There are certainly a lot of people today who fear “hell” as if it were a particular place. But when one does the research and study surrounding the word “hell” and its true meaning, one is more likely to find that it actually means “the total absence of God”. In other words, hell is not a place but rather a state of being. In which case it really is about your attitude to God versus being about a physical place.

The next thing I suggest you consider is: Who supposedly ends up in this place where there is a total absence of God? Well, by definition that would be people who have no relationship with God at all. In fact, Jesus said that the only unforgivable sin is to blaspheme the Holy Spirit – and in order to do that you would have to totally reject your relationship with God.

I realize that at this point you may not feel as though I’m addressing your concerns – but please bear with me, take a deep breath and answer these two questions:

    Do you love God?
    Do you want a relationship with God?

If your answer to those two questions is yes, then “hell” is not now, nor has it ever been, a possibility for you. Read the story of the “Prodigal Son” found in Luke 15:11-32. You will see in this story that as soon as the son desired a relationship with his father, this happened:

“When he was still a long way off, his father saw him. His heart pounding, he ran out, embraced him, and kissed him. The son started his speech: ‘Father, I’ve sinned against God, I’ve sinned before you; I don’t deserve to be called your son ever again.’

But the father wasn’t listening.”

The point of the parable being that the father (God) only cared that his son (the sinner) wanted a relationship with him. Nothing else mattered – least of all, past behavior. “The father wasn’t listening” to his son’s attempt at a confession, because all the father cared about was that his son had turned back to him.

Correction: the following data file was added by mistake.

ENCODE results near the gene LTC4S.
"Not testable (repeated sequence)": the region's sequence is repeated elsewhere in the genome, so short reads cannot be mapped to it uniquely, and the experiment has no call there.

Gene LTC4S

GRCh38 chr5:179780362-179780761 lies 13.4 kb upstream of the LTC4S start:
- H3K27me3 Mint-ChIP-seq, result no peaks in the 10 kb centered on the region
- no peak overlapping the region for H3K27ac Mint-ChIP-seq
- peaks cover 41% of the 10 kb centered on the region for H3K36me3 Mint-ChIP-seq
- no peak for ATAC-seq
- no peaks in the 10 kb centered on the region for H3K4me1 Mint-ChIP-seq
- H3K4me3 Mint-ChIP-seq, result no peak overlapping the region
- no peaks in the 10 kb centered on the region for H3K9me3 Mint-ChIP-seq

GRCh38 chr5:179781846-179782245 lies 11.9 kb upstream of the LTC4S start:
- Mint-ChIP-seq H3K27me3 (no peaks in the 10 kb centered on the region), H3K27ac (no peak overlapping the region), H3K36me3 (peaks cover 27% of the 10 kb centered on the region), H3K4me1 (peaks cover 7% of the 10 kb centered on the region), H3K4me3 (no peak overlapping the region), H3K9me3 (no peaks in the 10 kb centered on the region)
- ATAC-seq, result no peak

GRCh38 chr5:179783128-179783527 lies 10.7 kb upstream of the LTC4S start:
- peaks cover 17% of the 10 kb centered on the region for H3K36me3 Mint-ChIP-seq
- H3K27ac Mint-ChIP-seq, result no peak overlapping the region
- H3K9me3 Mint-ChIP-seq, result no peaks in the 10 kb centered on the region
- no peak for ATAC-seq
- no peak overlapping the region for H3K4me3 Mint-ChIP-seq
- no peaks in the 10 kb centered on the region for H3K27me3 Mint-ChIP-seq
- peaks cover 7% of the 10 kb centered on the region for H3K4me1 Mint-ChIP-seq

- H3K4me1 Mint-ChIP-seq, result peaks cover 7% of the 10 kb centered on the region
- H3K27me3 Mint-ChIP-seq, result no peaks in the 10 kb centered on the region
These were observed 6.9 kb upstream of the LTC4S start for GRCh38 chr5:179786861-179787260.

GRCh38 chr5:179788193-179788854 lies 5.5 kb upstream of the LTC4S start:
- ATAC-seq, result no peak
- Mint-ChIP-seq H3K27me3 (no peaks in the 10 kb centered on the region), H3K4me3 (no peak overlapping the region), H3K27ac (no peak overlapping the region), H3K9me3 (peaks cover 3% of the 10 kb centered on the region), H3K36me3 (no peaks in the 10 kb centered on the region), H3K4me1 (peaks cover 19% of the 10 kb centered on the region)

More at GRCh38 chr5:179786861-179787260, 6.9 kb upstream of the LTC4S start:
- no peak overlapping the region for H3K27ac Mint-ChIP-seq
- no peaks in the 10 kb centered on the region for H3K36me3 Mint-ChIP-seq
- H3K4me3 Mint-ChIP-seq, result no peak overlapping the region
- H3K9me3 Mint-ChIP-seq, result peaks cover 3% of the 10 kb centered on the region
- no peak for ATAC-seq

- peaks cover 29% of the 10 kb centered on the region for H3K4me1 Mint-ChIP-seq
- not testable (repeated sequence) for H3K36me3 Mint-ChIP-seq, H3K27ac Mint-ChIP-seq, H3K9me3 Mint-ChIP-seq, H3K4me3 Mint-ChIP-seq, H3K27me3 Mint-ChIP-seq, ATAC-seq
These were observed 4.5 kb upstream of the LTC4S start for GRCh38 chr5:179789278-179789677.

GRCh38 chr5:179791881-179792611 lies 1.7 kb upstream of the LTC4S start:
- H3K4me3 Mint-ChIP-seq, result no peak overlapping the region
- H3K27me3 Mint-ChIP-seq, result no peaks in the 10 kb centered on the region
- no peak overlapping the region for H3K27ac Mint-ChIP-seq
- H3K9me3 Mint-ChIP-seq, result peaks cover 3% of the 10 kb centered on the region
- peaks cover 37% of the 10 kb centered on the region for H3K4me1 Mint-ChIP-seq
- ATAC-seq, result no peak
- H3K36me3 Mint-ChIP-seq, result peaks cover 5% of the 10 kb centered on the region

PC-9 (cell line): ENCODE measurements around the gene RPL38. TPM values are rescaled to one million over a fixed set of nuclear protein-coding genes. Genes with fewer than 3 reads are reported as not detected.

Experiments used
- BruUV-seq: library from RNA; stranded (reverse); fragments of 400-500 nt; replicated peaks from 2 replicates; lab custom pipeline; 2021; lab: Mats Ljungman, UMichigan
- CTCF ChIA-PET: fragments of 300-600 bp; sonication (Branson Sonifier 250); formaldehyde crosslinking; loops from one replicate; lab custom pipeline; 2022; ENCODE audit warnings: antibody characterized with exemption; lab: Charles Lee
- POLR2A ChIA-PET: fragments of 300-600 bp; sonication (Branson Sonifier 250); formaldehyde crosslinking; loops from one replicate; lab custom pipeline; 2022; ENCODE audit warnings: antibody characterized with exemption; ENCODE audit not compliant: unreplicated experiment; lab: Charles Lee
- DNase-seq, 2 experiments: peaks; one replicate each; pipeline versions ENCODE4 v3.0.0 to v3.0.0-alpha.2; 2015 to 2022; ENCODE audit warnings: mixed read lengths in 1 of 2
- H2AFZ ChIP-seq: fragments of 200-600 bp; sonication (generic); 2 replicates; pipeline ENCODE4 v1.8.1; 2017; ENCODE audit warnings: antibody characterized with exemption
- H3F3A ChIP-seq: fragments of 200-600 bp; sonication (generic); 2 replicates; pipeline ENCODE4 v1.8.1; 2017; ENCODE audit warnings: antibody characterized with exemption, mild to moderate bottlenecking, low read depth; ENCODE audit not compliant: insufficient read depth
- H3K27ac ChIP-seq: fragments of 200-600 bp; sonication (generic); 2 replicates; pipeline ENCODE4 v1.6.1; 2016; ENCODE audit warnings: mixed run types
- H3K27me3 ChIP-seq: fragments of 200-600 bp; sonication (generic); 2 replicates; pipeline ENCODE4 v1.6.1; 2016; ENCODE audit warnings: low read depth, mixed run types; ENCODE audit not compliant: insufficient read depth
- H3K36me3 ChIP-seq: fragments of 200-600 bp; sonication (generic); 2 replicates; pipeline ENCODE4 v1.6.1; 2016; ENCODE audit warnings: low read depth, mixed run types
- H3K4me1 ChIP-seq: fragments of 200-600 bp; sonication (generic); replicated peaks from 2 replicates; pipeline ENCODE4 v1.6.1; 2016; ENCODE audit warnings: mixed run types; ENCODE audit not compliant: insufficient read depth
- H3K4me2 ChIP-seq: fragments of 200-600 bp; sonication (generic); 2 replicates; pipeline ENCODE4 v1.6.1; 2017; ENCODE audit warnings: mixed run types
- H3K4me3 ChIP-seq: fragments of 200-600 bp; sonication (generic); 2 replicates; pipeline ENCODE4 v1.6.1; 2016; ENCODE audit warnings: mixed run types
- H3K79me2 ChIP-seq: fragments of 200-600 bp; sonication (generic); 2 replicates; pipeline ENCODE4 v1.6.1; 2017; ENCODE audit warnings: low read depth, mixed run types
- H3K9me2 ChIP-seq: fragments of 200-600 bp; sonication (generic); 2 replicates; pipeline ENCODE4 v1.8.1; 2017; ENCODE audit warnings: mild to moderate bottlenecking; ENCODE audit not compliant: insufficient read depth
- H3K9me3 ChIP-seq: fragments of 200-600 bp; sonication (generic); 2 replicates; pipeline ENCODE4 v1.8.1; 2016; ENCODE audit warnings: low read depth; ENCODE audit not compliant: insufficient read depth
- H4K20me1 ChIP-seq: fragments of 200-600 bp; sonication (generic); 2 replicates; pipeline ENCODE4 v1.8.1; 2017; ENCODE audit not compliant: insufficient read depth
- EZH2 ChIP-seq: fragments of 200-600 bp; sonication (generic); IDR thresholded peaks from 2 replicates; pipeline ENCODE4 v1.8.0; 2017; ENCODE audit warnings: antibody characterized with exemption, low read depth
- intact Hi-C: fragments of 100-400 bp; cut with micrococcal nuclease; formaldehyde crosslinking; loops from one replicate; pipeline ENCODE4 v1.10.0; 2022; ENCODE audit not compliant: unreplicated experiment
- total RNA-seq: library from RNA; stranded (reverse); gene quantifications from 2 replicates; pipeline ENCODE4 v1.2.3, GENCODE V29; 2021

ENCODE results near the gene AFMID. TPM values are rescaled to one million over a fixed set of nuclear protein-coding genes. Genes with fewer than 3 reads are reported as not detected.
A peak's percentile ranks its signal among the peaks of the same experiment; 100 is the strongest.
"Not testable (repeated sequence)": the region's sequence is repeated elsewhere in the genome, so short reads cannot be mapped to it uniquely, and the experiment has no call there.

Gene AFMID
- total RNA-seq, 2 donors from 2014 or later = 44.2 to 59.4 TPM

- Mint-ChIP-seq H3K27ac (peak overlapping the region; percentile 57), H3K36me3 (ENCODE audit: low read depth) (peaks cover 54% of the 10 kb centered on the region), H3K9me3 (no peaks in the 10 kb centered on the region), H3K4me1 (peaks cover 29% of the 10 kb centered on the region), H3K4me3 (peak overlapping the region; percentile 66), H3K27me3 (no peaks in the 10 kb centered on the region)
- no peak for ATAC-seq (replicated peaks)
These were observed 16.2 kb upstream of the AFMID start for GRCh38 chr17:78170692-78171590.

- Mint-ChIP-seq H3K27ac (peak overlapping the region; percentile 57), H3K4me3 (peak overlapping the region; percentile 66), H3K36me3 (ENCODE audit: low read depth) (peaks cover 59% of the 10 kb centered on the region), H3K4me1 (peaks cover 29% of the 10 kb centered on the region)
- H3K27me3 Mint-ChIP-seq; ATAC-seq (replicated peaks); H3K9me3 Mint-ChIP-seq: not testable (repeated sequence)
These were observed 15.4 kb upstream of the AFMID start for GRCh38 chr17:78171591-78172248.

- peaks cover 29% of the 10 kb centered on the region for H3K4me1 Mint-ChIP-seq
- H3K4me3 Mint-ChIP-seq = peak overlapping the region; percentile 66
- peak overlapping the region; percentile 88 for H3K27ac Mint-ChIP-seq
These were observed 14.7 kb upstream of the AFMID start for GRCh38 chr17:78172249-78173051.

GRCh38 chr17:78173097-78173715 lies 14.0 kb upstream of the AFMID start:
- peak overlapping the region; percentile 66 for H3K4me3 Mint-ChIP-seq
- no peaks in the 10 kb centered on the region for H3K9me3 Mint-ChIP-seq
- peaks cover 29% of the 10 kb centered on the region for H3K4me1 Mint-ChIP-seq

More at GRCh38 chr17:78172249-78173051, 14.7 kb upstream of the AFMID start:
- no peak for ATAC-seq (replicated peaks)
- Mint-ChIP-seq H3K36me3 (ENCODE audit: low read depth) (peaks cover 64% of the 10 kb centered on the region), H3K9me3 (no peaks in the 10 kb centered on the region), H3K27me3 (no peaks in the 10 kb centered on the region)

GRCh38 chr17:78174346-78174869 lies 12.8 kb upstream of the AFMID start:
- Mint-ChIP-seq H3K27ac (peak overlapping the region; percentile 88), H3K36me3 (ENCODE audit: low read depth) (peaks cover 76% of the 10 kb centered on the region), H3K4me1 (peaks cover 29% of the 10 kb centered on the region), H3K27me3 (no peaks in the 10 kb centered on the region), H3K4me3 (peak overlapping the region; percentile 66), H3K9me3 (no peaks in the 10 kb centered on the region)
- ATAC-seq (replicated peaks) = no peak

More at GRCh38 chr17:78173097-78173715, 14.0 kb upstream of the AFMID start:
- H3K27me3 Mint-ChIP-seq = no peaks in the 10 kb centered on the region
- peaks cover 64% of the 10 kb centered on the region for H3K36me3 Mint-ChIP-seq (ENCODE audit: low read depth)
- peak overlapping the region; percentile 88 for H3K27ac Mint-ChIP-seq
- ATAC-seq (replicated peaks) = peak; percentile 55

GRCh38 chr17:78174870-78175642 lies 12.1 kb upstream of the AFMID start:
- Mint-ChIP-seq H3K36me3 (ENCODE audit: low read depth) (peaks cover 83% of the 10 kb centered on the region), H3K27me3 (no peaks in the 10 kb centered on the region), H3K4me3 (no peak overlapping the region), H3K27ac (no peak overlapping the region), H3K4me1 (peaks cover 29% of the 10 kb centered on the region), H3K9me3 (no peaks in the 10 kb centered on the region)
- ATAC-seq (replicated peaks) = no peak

As far as you and your girlfriend are concerned, your love for each other is what is important to God. The love you share with her, having God at the center, has no possibility of “hell” ever being part of your life’s picture.

God desires to be in relationship with us, and who we fall in love with has zero to do with hell. Celebrate your love for your girlfriend and your relationship with God – and, my dear sister, you will be just fine!

God Bless,
Pastor Paul

Rev. Paul M. Turner

About Rev. Paul M. Turner

Founding and Senior Pastor of Gentle Spirit Christian Church, Rev. Paul M. Turner grew up in suburban Chicago and was ordained by the Universal Fellowship of Metropolitan Community Churches in 1989. He and his husband Bill have lived in metro Atlanta since 1994. He is the editor of the Seeds of Hope blog whose posts from 1999-2005 are at http://whosoever.org/seeds/ -- and which now resides at http://gentlespirit.org/topics/blog/seeds-of-hope/.